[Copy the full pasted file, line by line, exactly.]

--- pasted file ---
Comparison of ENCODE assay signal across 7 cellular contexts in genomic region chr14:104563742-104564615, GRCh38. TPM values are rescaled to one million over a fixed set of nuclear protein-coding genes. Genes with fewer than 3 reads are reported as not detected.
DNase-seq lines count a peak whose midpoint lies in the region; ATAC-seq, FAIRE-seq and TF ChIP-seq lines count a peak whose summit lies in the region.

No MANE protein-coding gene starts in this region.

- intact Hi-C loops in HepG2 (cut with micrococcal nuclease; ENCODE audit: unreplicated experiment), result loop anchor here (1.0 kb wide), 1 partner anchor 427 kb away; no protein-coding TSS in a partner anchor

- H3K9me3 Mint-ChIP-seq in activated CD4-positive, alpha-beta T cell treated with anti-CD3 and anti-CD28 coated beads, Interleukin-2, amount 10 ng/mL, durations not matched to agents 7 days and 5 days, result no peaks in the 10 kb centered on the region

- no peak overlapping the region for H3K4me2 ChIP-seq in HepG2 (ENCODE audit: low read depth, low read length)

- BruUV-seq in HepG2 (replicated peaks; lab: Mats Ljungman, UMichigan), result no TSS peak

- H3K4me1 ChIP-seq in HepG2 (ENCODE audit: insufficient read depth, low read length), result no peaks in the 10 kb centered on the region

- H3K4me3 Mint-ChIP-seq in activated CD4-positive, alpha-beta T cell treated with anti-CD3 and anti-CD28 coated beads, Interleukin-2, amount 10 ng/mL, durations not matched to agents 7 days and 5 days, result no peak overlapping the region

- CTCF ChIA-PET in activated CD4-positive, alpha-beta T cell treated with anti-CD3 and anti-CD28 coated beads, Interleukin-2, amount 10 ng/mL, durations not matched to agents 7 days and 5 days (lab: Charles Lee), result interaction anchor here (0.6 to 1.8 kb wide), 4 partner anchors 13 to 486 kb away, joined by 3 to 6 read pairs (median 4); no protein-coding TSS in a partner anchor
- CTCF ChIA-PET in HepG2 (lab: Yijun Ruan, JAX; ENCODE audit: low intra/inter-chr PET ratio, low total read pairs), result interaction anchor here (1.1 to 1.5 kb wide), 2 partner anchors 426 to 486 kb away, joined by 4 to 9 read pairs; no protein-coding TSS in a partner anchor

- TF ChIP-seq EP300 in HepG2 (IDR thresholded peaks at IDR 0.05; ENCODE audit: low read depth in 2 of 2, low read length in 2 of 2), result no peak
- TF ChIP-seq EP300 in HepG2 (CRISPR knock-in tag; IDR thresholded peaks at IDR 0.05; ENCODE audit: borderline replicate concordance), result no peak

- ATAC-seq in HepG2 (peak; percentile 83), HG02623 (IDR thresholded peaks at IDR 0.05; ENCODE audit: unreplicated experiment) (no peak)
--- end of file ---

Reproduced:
Comparison of ENCODE assay signal across 7 cellular contexts in genomic region chr14:104563742-104564615, GRCh38. TPM values are rescaled to one million over a fixed set of nuclear protein-coding genes. Genes with fewer than 3 reads are reported as not detected.
DNase-seq lines count a peak whose midpoint lies in the region; ATAC-seq, FAIRE-seq and TF ChIP-seq lines count a peak whose summit lies in the region.

No MANE protein-coding gene starts in this region.

- intact Hi-C loops in HepG2 (cut with micrococcal nuclease; ENCODE audit: unreplicated experiment), result loop anchor here (1.0 kb wide), 1 partner anchor 427 kb away; no protein-coding TSS in a partner anchor

- H3K9me3 Mint-ChIP-seq in activated CD4-positive, alpha-beta T cell treated with anti-CD3 and anti-CD28 coated beads, Interleukin-2, amount 10 ng/mL, durations not matched to agents 7 days and 5 days, result no peaks in the 10 kb centered on the region

- no peak overlapping the region for H3K4me2 ChIP-seq in HepG2 (ENCODE audit: low read depth, low read length)

- BruUV-seq in HepG2 (replicated peaks; lab: Mats Ljungman, UMichigan), result no TSS peak

- H3K4me1 ChIP-seq in HepG2 (ENCODE audit: insufficient read depth, low read length), result no peaks in the 10 kb centered on the region

- H3K4me3 Mint-ChIP-seq in activated CD4-positive, alpha-beta T cell treated with anti-CD3 and anti-CD28 coated beads, Interleukin-2, amount 10 ng/mL, durations not matched to agents 7 days and 5 days, result no peak overlapping the region

- CTCF ChIA-PET in activated CD4-positive, alpha-beta T cell treated with anti-CD3 and anti-CD28 coated beads, Interleukin-2, amount 10 ng/mL, durations not matched to agents 7 days and 5 days (lab: Charles Lee), result interaction anchor here (0.6 to 1.8 kb wide), 4 partner anchors 13 to 486 kb away, joined by 3 to 6 read pairs (median 4); no protein-coding TSS in a partner anchor
- CTCF ChIA-PET in HepG2 (lab: Yijun Ruan, JAX; ENCODE audit: low intra/inter-chr PET ratio, low total read pairs), result interaction anchor here (1.1 to 1.5 kb wide), 2 partner anchors 426 to 486 kb away, joined by 4 to 9 read pairs; no protein-coding TSS in a partner anchor

- TF ChIP-seq EP300 in HepG2 (IDR thresholded peaks at IDR 0.05; ENCODE audit: low read depth in 2 of 2, low read length in 2 of 2), result no peak
- TF ChIP-seq EP300 in HepG2 (CRISPR knock-in tag; IDR thresholded peaks at IDR 0.05; ENCODE audit: borderline replicate concordance), result no peak

- ATAC-seq in HepG2 (peak; percentile 83), HG02623 (IDR thresholded peaks at IDR 0.05; ENCODE audit: unreplicated experiment) (no peak)